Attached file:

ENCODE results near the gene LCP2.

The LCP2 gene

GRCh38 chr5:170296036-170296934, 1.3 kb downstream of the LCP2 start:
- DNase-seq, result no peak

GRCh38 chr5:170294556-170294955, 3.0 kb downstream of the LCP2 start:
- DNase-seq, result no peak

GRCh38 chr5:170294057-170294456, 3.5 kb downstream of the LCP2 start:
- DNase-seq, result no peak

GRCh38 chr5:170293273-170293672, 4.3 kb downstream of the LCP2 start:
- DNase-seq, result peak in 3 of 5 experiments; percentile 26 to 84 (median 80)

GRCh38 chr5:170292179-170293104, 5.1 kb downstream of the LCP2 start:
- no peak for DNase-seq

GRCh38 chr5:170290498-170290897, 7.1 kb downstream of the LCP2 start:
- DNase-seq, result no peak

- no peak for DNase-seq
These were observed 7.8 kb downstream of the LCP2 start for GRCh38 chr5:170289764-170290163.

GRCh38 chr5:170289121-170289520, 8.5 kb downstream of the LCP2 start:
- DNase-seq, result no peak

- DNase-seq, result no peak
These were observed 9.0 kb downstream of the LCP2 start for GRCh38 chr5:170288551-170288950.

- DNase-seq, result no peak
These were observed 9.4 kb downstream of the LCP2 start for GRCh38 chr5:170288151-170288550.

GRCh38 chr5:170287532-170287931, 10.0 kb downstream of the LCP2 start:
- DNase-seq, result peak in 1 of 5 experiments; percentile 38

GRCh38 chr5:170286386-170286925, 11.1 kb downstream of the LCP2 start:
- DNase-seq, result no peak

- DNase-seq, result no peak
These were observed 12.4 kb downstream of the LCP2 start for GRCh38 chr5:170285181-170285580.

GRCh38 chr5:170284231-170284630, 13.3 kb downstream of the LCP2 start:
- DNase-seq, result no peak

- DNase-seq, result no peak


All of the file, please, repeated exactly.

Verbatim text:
ENCODE results near the gene LCP2.

The LCP2 gene

GRCh38 chr5:170296036-170296934, 1.3 kb downstream of the LCP2 start:
- DNase-seq, result no peak

GRCh38 chr5:170294556-170294955, 3.0 kb downstream of the LCP2 start:
- DNase-seq, result no peak

GRCh38 chr5:170294057-170294456, 3.5 kb downstream of the LCP2 start:
- DNase-seq, result no peak

GRCh38 chr5:170293273-170293672, 4.3 kb downstream of the LCP2 start:
- DNase-seq, result peak in 3 of 5 experiments; percentile 26 to 84 (median 80)

GRCh38 chr5:170292179-170293104, 5.1 kb downstream of the LCP2 start:
- no peak for DNase-seq

GRCh38 chr5:170290498-170290897, 7.1 kb downstream of the LCP2 start:
- DNase-seq, result no peak

- no peak for DNase-seq
These were observed 7.8 kb downstream of the LCP2 start for GRCh38 chr5:170289764-170290163.

GRCh38 chr5:170289121-170289520, 8.5 kb downstream of the LCP2 start:
- DNase-seq, result no peak

- DNase-seq, result no peak
These were observed 9.0 kb downstream of the LCP2 start for GRCh38 chr5:170288551-170288950.

- DNase-seq, result no peak
These were observed 9.4 kb downstream of the LCP2 start for GRCh38 chr5:170288151-170288550.

GRCh38 chr5:170287532-170287931, 10.0 kb downstream of the LCP2 start:
- DNase-seq, result peak in 1 of 5 experiments; percentile 38

GRCh38 chr5:170286386-170286925, 11.1 kb downstream of the LCP2 start:
- DNase-seq, result no peak

- DNase-seq, result no peak
These were observed 12.4 kb downstream of the LCP2 start for GRCh38 chr5:170285181-170285580.

GRCh38 chr5:170284231-170284630, 13.3 kb downstream of the LCP2 start:
- DNase-seq, result no peak

- DNase-seq, result no peak